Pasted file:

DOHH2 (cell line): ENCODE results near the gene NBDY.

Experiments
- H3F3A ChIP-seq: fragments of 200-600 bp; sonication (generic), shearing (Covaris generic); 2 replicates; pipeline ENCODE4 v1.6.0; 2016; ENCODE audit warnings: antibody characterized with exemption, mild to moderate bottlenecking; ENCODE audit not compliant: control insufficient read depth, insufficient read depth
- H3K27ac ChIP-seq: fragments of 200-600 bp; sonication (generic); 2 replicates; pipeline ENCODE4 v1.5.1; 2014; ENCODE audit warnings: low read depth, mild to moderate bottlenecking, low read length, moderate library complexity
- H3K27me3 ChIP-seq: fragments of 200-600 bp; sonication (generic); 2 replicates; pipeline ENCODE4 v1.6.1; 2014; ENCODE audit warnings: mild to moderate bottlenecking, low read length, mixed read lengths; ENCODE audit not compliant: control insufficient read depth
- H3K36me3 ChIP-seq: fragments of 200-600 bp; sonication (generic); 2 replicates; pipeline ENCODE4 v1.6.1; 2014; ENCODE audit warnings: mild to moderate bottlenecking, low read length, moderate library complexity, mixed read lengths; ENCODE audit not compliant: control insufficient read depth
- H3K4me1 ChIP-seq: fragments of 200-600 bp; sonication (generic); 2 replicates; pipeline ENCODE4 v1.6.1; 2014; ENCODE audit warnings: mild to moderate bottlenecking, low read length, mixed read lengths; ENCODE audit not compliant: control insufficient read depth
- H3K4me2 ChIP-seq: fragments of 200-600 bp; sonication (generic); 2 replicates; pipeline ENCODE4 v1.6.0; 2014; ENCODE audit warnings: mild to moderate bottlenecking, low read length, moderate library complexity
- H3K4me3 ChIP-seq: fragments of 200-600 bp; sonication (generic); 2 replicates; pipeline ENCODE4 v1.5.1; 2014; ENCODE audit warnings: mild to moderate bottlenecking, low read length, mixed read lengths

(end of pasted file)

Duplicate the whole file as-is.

DOHH2 (cell line): ENCODE results near the gene NBDY.

Experiments
- H3F3A ChIP-seq: fragments of 200-600 bp; sonication (generic), shearing (Covaris generic); 2 replicates; pipeline ENCODE4 v1.6.0; 2016; ENCODE audit warnings: antibody characterized with exemption, mild to moderate bottlenecking; ENCODE audit not compliant: control insufficient read depth, insufficient read depth
- H3K27ac ChIP-seq: fragments of 200-600 bp; sonication (generic); 2 replicates; pipeline ENCODE4 v1.5.1; 2014; ENCODE audit warnings: low read depth, mild to moderate bottlenecking, low read length, moderate library complexity
- H3K27me3 ChIP-seq: fragments of 200-600 bp; sonication (generic); 2 replicates; pipeline ENCODE4 v1.6.1; 2014; ENCODE audit warnings: mild to moderate bottlenecking, low read length, mixed read lengths; ENCODE audit not compliant: control insufficient read depth
- H3K36me3 ChIP-seq: fragments of 200-600 bp; sonication (generic); 2 replicates; pipeline ENCODE4 v1.6.1; 2014; ENCODE audit warnings: mild to moderate bottlenecking, low read length, moderate library complexity, mixed read lengths; ENCODE audit not compliant: control insufficient read depth
- H3K4me1 ChIP-seq: fragments of 200-600 bp; sonication (generic); 2 replicates; pipeline ENCODE4 v1.6.1; 2014; ENCODE audit warnings: mild to moderate bottlenecking, low read length, mixed read lengths; ENCODE audit not compliant: control insufficient read depth
- H3K4me2 ChIP-seq: fragments of 200-600 bp; sonication (generic); 2 replicates; pipeline ENCODE4 v1.6.0; 2014; ENCODE audit warnings: mild to moderate bottlenecking, low read length, moderate library complexity
- H3K4me3 ChIP-seq: fragments of 200-600 bp; sonication (generic); 2 replicates; pipeline ENCODE4 v1.5.1; 2014; ENCODE audit warnings: mild to moderate bottlenecking, low read length, mixed read lengths